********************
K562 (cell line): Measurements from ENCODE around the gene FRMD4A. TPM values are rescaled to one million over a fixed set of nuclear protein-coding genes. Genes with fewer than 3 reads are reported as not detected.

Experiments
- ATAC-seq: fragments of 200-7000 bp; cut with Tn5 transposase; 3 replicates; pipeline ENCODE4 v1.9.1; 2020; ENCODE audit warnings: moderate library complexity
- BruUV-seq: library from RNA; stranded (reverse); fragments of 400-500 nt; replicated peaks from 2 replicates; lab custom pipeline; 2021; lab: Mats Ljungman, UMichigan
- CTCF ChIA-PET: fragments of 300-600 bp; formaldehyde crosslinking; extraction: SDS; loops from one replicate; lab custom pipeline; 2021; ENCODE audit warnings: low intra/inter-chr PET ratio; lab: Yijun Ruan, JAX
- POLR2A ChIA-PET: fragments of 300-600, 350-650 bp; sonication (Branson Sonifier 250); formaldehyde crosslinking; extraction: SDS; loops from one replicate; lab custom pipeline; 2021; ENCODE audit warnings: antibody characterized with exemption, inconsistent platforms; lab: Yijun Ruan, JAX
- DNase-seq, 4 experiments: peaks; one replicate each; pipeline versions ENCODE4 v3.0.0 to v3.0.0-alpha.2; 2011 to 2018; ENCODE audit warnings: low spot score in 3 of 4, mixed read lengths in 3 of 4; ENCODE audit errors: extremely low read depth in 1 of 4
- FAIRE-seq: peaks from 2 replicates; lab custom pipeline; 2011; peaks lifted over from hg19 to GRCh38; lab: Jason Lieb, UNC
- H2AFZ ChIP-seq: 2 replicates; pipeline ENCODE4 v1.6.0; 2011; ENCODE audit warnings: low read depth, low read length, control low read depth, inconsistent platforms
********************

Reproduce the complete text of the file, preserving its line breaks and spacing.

K562 (cell line): Measurements from ENCODE around the gene FRMD4A. TPM values are rescaled to one million over a fixed set of nuclear protein-coding genes. Genes with fewer than 3 reads are reported as not detected.

Experiments
- ATAC-seq: fragments of 200-7000 bp; cut with Tn5 transposase; 3 replicates; pipeline ENCODE4 v1.9.1; 2020; ENCODE audit warnings: moderate library complexity
- BruUV-seq: library from RNA; stranded (reverse); fragments of 400-500 nt; replicated peaks from 2 replicates; lab custom pipeline; 2021; lab: Mats Ljungman, UMichigan
- CTCF ChIA-PET: fragments of 300-600 bp; formaldehyde crosslinking; extraction: SDS; loops from one replicate; lab custom pipeline; 2021; ENCODE audit warnings: low intra/inter-chr PET ratio; lab: Yijun Ruan, JAX
- POLR2A ChIA-PET: fragments of 300-600, 350-650 bp; sonication (Branson Sonifier 250); formaldehyde crosslinking; extraction: SDS; loops from one replicate; lab custom pipeline; 2021; ENCODE audit warnings: antibody characterized with exemption, inconsistent platforms; lab: Yijun Ruan, JAX
- DNase-seq, 4 experiments: peaks; one replicate each; pipeline versions ENCODE4 v3.0.0 to v3.0.0-alpha.2; 2011 to 2018; ENCODE audit warnings: low spot score in 3 of 4, mixed read lengths in 3 of 4; ENCODE audit errors: extremely low read depth in 1 of 4
- FAIRE-seq: peaks from 2 replicates; lab custom pipeline; 2011; peaks lifted over from hg19 to GRCh38; lab: Jason Lieb, UNC
- H2AFZ ChIP-seq: 2 replicates; pipeline ENCODE4 v1.6.0; 2011; ENCODE audit warnings: low read depth, low read length, control low read depth, inconsistent platforms